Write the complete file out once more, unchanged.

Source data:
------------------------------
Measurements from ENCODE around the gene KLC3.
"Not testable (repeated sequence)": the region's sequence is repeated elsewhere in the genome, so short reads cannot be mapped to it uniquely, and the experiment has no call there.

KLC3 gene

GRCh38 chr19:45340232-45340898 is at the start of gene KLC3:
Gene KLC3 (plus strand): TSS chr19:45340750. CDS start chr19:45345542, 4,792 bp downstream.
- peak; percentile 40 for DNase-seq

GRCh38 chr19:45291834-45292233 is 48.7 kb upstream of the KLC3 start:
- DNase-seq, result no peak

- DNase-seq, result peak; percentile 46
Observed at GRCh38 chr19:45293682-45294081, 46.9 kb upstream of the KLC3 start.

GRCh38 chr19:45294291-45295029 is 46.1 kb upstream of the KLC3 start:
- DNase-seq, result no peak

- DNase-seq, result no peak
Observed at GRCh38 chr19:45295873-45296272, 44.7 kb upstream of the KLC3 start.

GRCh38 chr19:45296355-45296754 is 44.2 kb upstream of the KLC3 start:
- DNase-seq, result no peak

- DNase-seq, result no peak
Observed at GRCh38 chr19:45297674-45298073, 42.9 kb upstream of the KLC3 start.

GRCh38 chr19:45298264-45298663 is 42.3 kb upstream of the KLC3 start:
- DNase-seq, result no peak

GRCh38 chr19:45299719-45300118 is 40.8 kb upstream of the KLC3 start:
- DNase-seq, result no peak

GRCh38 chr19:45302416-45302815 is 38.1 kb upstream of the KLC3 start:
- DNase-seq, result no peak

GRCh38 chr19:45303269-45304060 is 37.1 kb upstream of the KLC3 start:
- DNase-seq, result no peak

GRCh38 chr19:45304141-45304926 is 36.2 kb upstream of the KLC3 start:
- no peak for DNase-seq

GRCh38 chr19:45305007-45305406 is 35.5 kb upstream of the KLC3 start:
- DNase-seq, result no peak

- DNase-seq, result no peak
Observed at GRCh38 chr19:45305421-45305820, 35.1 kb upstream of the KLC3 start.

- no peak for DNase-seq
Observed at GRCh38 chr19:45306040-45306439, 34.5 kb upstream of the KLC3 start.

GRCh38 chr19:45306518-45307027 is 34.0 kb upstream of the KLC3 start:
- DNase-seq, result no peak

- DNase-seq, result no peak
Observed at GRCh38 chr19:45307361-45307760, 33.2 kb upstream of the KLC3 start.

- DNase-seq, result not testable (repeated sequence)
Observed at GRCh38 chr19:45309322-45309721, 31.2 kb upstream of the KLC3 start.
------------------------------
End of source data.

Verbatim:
Measurements from ENCODE around the gene KLC3.
"Not testable (repeated sequence)": the region's sequence is repeated elsewhere in the genome, so short reads cannot be mapped to it uniquely, and the experiment has no call there.

KLC3 gene

GRCh38 chr19:45340232-45340898 is at the start of gene KLC3:
Gene KLC3 (plus strand): TSS chr19:45340750. CDS start chr19:45345542, 4,792 bp downstream.
- peak; percentile 40 for DNase-seq

GRCh38 chr19:45291834-45292233 is 48.7 kb upstream of the KLC3 start:
- DNase-seq, result no peak

- DNase-seq, result peak; percentile 46
Observed at GRCh38 chr19:45293682-45294081, 46.9 kb upstream of the KLC3 start.

GRCh38 chr19:45294291-45295029 is 46.1 kb upstream of the KLC3 start:
- DNase-seq, result no peak

- DNase-seq, result no peak
Observed at GRCh38 chr19:45295873-45296272, 44.7 kb upstream of the KLC3 start.

GRCh38 chr19:45296355-45296754 is 44.2 kb upstream of the KLC3 start:
- DNase-seq, result no peak

- DNase-seq, result no peak
Observed at GRCh38 chr19:45297674-45298073, 42.9 kb upstream of the KLC3 start.

GRCh38 chr19:45298264-45298663 is 42.3 kb upstream of the KLC3 start:
- DNase-seq, result no peak

GRCh38 chr19:45299719-45300118 is 40.8 kb upstream of the KLC3 start:
- DNase-seq, result no peak

GRCh38 chr19:45302416-45302815 is 38.1 kb upstream of the KLC3 start:
- DNase-seq, result no peak

GRCh38 chr19:45303269-45304060 is 37.1 kb upstream of the KLC3 start:
- DNase-seq, result no peak

GRCh38 chr19:45304141-45304926 is 36.2 kb upstream of the KLC3 start:
- no peak for DNase-seq

GRCh38 chr19:45305007-45305406 is 35.5 kb upstream of the KLC3 start:
- DNase-seq, result no peak

- DNase-seq, result no peak
Observed at GRCh38 chr19:45305421-45305820, 35.1 kb upstream of the KLC3 start.

- no peak for DNase-seq
Observed at GRCh38 chr19:45306040-45306439, 34.5 kb upstream of the KLC3 start.

GRCh38 chr19:45306518-45307027 is 34.0 kb upstream of the KLC3 start:
- DNase-seq, result no peak

- DNase-seq, result no peak
Observed at GRCh38 chr19:45307361-45307760, 33.2 kb upstream of the KLC3 start.

- DNase-seq, result not testable (repeated sequence)
Observed at GRCh38 chr19:45309322-45309721, 31.2 kb upstream of the KLC3 start.